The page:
What do we think about when we think about football? Football is about so many things: memory, history, place, social class, gender (especially masculinity, but increasingly femininity too), family identity, tribal identity, national identity, the nature of groups. It is essentially collaborative, even socialist, yet it exists in a sump of greed, corruption, capitalism and autocracy.
Philosopher Simon Critchley attempts to make sense of it all, and to establish a system of aesthetics - even poetics - to show what is beautiful in the beautiful game. He explores, too, how the experience of watching football opens a particular dimension in time; how its magic wards off oblivion; how its dramas play out national identity and non-identity; how we spectators, watching football with tragic pensiveness, participate in the play. And of course, as a football fan, he writes about his heroes and villains: about Zidane and Cruyff, Clough and Revie, Shankly and Klopp.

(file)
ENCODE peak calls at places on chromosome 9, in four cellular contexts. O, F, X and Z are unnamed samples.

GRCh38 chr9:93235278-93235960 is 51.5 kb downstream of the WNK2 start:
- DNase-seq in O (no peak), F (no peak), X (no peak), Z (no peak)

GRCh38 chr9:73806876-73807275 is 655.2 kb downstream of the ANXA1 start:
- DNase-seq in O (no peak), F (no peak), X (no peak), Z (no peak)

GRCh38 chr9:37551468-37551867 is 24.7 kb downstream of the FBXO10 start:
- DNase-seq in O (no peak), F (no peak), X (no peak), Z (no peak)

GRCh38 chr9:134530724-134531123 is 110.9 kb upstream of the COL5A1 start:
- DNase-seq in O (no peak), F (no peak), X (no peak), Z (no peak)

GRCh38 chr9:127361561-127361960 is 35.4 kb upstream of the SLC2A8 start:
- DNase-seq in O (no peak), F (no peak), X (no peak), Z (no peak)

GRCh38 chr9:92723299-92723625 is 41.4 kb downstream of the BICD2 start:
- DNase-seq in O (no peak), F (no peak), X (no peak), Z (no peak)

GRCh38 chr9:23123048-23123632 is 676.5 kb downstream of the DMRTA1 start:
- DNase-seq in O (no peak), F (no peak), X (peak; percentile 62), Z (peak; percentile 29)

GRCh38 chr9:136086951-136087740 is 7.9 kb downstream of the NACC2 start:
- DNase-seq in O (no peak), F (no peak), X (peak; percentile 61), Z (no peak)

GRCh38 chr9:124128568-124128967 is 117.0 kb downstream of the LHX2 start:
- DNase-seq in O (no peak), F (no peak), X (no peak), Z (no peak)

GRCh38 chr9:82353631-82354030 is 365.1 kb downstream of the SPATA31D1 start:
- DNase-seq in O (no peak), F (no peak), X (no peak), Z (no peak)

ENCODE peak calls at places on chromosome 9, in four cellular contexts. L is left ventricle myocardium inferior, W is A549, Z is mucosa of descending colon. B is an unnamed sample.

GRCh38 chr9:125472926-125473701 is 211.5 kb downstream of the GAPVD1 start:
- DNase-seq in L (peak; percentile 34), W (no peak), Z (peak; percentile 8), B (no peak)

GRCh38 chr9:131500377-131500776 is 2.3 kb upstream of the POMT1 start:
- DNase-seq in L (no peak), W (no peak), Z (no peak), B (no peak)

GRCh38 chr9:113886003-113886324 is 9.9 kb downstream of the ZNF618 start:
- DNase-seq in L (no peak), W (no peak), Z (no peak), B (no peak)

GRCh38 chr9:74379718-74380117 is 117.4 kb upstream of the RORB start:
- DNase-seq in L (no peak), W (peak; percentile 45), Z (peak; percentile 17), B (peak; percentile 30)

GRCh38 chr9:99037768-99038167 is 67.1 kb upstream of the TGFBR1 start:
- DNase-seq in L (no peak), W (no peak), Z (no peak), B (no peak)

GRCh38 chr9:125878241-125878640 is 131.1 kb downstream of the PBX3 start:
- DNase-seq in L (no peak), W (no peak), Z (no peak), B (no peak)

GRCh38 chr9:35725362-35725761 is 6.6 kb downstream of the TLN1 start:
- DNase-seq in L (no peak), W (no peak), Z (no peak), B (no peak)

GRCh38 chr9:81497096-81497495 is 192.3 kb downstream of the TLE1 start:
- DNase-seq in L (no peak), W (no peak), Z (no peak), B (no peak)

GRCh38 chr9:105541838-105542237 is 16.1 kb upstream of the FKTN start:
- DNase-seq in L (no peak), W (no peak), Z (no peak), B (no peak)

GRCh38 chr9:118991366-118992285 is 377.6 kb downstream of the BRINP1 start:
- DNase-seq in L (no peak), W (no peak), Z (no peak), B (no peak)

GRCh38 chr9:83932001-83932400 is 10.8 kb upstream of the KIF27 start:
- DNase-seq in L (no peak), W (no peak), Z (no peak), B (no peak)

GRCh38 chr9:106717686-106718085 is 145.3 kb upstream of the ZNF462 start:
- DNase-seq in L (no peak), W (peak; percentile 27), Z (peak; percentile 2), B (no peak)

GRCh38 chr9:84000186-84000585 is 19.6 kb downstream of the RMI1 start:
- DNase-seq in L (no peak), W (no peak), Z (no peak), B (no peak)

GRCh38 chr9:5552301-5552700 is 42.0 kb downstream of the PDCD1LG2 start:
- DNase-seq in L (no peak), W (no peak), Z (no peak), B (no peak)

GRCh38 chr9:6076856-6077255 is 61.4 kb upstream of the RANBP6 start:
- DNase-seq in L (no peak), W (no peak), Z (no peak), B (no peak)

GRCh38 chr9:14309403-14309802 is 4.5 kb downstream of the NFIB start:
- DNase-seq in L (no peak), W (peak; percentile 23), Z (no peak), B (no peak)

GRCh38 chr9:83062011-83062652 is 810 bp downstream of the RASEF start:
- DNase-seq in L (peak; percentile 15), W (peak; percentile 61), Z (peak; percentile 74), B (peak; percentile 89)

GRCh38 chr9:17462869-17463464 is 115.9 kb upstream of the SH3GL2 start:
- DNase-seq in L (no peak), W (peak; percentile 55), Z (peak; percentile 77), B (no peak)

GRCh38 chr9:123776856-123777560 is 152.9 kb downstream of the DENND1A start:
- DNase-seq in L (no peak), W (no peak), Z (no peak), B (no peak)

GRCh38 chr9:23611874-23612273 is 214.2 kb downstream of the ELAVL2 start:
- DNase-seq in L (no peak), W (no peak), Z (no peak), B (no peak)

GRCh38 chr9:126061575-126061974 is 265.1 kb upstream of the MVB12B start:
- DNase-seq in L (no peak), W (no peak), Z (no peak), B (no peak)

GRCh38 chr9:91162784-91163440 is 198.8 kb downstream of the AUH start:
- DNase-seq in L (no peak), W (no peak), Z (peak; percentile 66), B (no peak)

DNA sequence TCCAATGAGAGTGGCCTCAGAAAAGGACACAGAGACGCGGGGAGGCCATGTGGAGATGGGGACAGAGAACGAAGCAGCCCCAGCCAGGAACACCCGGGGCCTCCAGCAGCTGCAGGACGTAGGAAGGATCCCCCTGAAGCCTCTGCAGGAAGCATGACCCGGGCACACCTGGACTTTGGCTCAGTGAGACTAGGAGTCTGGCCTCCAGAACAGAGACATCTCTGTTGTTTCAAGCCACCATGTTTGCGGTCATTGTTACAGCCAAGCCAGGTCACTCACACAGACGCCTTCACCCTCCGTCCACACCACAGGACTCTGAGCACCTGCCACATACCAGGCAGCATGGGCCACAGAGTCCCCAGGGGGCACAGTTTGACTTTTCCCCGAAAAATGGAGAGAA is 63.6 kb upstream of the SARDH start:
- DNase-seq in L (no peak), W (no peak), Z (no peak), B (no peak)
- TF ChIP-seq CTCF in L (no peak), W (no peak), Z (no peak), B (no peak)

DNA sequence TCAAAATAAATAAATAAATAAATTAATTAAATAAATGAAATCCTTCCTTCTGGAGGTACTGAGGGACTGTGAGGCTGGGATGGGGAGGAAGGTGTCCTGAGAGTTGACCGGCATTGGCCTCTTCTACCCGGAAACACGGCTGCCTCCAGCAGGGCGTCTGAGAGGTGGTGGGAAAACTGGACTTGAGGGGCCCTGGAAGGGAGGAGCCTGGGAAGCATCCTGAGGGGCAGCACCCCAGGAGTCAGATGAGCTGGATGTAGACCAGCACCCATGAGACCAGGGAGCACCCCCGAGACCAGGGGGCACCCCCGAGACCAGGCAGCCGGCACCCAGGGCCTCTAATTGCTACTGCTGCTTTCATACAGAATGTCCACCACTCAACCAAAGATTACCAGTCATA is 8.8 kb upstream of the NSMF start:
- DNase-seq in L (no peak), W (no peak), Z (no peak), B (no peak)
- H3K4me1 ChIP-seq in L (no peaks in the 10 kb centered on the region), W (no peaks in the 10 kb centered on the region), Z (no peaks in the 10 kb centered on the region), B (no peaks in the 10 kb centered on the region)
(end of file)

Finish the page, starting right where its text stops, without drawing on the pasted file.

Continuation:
About the author
Simon Critchley has published books on a wide expanse of ethical and philosophical subjects, including the bestselling The Book of Dead Philosophers, his cult novel Memory Theatre and his memoir-analysis of David Bowie - On Bowie (for Serpents Tail). He is Hans Jonas Professor of Philosophy at the New School for Social Research in New York, and series moderator of 'The Stone', a philosophy column in The New York Times. He comes from a Liverpool family and watches his team, devotedly, each weekend, 3306 miles away from Anfield.
A quick and agile book: a kind of metaphysic of the football match, done by the Messi of modern philosophy
- Shahidha Bari, Times Higher Education
Simon Critchley is a figure of quite startling brilliance, and I can never guess what he'll do next, only that it is sure to sustain and nourish my appetite for his voice.
- Jonathan Lethem
Simon Critchley beguiles as he illuminates.
- David Mitchell
A beautiful book about the beautiful game ... the World Cup is coming - fans should start reading.
- John Kaag, author of American Philosophy: A Love Story